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Promoting access to quality, safe, and relevant education for all persons affected by crisis

TPD in Crisis Series, Week 11: Formal and informal leadership

District leadership - The Case of Ontario: Moving from isolated teacher practice to collective teacher practice

by Dr. Jenni Donohoo, Research and Program Evaluation Consultant with the Greater Essex County District School Board, and is contacted half-time with Literacy GAINs (Growing Accessible and Interactive Networks)

The Ontario school system is one of the best in the world (McKinsey & Company, 2010). Ontario’s students are among the world’s best readers (PISA) and Ontario is a world leader in its sustained strategy of professionally-driven reform of its education system (OECD, 2010). What can districts across the world learn from this? Can the case of Ontario offer guidance to districts in low-income contexts?

How has this happened?

  • Focus on collaborative practice: Ontario has focused on teachers and school leaders working together to develop effective instructional practices. This has involved identifying what actually works in classrooms and doing so with rigorous attention to detail and a commitment to not only improving one’s own practice but that of others as well. Focus, consistency of practice, and collective capacity are the strengths of this whole system reform approach (Fullan, 2013).
  • Invest in employees and transformed professional development structures: Over the past few years, models of professional development offered in Ontario have improved significantly. Rather than devoting personnel and money to system-wide top-down TPD, school teams are engaging in collaborative inquiry driven by an identified common student learning need. Structures have been put into place to connect peers to peers and enable within school and across school networking. As professional development is becoming more relevant and contextual, teachers are placing greater value on the time and opportunity to learn from and with each other.

What remains to be done?

While powerful designs for professional learning are in place, some teams are only beginning to touch the surface when it comes to developing a common understanding of the cognitive needs of their students and how to best support student learning. In addition, those who find themselves in the role of instructional leader are looking for guidance in how to “intentionally interrupt” (Katz & Dack, 2013) and overcome barriers that get in the way of adult learning.

What steps can districts across the globe take? 

  • Ensure a careful balance between autonomy and dependence. By affording schools greater autonomy in determining where, when, and how to allocate human and financial resources for professional learning, teacher leaders will emerge. This is reliant on teachers being provided with the opportunity to learn and grow with their peers.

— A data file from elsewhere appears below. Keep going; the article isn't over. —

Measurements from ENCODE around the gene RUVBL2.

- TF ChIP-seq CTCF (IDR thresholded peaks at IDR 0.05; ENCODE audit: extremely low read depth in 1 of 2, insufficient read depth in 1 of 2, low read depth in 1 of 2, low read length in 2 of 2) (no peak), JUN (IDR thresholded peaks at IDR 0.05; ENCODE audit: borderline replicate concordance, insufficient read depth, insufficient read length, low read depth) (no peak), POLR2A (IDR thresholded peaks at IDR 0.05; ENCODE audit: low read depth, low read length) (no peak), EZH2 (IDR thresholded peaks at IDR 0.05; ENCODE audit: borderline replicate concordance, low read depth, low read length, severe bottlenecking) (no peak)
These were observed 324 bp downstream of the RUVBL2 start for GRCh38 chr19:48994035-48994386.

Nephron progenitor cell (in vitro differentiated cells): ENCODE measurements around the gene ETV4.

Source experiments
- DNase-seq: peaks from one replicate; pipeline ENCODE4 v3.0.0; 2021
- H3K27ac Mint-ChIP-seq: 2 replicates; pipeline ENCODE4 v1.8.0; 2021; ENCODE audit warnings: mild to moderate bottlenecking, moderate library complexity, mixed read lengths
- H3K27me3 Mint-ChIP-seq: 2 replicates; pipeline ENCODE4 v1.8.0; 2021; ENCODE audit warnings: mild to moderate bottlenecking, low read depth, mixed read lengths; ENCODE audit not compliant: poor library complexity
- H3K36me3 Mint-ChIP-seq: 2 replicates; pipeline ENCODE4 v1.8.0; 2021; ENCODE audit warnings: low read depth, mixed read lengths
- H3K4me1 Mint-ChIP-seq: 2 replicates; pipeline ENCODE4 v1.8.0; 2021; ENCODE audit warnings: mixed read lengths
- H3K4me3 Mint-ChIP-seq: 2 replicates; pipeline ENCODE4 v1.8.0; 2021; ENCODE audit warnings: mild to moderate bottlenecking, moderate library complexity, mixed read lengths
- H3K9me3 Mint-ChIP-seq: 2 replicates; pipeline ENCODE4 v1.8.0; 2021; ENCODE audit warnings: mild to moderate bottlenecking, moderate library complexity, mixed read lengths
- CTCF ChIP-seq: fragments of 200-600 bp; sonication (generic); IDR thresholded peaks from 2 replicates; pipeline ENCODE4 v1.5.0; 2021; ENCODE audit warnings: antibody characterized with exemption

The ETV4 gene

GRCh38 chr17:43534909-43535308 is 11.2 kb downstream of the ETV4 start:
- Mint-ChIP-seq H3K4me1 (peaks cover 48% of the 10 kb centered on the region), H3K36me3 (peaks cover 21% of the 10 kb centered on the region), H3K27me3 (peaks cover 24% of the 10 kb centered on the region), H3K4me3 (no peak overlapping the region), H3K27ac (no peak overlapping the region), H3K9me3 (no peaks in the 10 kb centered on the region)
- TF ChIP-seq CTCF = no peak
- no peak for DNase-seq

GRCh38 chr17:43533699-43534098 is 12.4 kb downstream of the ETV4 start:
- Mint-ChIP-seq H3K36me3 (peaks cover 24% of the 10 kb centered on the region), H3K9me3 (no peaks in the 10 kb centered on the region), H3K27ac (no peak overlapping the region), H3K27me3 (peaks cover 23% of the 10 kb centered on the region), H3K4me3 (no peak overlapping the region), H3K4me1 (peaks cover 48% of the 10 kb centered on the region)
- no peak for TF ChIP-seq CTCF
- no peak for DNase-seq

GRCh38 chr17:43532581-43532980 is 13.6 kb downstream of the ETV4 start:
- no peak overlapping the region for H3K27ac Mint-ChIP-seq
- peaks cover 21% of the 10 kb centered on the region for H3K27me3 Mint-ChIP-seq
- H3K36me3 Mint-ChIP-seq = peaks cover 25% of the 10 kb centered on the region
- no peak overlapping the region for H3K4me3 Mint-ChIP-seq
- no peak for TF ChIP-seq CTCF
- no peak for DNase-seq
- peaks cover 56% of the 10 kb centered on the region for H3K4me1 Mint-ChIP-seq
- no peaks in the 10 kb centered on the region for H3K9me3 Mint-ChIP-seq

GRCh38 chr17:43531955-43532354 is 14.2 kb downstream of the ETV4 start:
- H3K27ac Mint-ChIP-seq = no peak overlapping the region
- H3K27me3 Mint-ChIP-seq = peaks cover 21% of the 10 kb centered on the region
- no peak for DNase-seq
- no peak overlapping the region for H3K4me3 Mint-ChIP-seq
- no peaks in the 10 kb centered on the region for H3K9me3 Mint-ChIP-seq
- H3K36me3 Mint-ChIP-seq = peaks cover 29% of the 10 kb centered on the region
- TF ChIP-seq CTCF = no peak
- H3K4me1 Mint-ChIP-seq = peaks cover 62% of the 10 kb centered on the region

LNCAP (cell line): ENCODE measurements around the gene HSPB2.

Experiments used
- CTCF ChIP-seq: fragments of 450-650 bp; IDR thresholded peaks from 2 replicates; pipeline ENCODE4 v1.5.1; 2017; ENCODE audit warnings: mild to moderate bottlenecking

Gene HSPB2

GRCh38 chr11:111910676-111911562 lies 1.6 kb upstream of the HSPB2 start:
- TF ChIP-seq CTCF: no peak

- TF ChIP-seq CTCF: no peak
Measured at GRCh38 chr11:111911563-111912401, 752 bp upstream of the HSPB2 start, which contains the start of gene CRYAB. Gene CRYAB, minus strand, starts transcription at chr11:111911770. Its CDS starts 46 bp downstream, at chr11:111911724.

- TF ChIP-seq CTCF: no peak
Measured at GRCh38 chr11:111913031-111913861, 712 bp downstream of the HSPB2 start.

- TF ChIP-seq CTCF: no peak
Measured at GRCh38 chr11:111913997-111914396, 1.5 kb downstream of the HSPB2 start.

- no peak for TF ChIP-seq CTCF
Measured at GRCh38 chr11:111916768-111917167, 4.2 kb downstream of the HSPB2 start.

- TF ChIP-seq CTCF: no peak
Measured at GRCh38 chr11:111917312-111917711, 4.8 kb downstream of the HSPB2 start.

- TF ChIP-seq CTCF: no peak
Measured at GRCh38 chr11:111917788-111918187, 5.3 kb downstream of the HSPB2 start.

• Maintain strong connections between district leaders and school-based leaders. In terms of dependence, this does not mean a heavy reliance on outsiders as experts, but rather trusting relationships between central office staff and school based leaders. Learning communities often require the assistance of an outsider who may be in a position to push teams to a deeper level of learning (Levin, 2008). In addition, an outsider can support school based leaders by assisting them in developing their leadership practice. How the outsider carries this work out is of utmost importance.

  • Invest in building relationships with and between all stakeholders. District leaders need to consider how to foster trusting relationships between consultants and administrators. In addition, central office personnel responsible for supporting those who lead the work in the schools need to constantly examine and reflect on their practices. Superintendents, consultants, and staff development coordinators would benefit from identifying, examining, and reflecting on their own problems of practice. Networking with others in similar roles while considering how to enact their practice skillfully will further assist in launching Ontario to the next level of performance.

References:

  • Fullan, M. (2013). Great to Excellent: Launching the next stage of Ontario’s education agenda.
  • Levin, B. (2008). How to change 5000 schools: A practical and positive approach for leading change at every level. Cambridge, MA: Harvard Education Press.
  • Katz, S., & Dack, L. (2013). Intentional interruption: Breaking down learning barriers to transform professional practice. Corwin Press, Thousand Oaks, CA.
  • Mourshed, M., Chijioke, C., & Barber, M. (2010). How the world’s most improved school systems keep getting better. London: McKinsey and Company.
  • Organisation for Economic Co-operation and Development (OECD). (2010). Strong Performers and Successful Reformers in Education: Lessons from PISA for the United States. Available: http://dx.doi.org/10.1787/9789264096660-en

 

Jenni holds a doctorate in education from the University of Windsor, Brock University, and Lakehead University’s Joint Educational Studies PhD Program. Her classroom teaching experiences include elementary, secondary, and post-secondary education. Jenni is the Past President of Learning Forward Ontario. She recently published, Collaborative Inquiry for Educators: A Facilitator’s Guide to School Improvement.

 

Click to read more about the Teacher Professional Development in Crisis series.